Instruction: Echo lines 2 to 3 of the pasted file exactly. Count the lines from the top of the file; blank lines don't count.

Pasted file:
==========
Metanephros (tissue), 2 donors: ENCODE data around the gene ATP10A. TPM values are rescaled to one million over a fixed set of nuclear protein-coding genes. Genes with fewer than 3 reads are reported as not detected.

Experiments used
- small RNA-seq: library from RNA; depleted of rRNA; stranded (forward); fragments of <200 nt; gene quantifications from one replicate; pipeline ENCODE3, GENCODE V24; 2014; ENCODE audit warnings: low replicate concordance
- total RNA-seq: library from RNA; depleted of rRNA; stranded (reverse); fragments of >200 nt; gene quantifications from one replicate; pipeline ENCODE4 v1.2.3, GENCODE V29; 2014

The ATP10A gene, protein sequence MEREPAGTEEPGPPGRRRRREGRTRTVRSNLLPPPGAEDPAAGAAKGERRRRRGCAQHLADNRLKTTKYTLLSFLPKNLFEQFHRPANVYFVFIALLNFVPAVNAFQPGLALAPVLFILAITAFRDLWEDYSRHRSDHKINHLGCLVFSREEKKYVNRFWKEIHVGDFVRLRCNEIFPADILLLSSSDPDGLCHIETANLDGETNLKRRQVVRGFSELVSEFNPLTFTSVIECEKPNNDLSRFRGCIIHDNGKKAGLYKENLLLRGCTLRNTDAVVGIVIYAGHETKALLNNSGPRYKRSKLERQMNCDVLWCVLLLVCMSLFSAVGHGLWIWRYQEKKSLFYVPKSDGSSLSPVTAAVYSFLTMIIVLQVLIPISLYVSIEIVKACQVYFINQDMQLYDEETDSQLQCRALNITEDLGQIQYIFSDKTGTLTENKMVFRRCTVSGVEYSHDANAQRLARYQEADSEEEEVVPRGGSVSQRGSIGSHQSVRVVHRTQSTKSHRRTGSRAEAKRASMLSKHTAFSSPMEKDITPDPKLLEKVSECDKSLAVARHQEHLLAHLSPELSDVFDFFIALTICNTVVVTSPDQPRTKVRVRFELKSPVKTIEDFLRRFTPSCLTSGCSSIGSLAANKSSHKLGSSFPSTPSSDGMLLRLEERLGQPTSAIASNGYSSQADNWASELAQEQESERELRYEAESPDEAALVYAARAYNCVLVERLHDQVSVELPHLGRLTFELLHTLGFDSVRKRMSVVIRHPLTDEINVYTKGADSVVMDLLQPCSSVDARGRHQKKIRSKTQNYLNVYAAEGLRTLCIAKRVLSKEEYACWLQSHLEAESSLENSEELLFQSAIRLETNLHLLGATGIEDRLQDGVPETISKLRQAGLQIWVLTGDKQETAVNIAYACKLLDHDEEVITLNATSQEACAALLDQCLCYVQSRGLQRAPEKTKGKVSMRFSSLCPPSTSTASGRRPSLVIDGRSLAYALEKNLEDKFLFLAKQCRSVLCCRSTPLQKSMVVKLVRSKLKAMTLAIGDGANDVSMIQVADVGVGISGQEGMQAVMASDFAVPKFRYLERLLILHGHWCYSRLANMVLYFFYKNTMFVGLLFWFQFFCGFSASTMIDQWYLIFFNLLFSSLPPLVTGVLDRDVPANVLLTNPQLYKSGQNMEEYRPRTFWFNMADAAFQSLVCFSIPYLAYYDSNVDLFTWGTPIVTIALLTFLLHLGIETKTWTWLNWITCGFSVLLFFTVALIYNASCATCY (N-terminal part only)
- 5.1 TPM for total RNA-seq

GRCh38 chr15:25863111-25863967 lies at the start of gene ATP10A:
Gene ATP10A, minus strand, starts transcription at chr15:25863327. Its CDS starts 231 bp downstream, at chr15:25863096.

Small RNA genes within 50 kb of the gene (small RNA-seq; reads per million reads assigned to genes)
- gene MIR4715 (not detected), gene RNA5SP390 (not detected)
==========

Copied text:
Experiments used
- small RNA-seq: library from RNA; depleted of rRNA; stranded (forward); fragments of <200 nt; gene quantifications from one replicate; pipeline ENCODE3, GENCODE V24; 2014; ENCODE audit warnings: low replicate concordance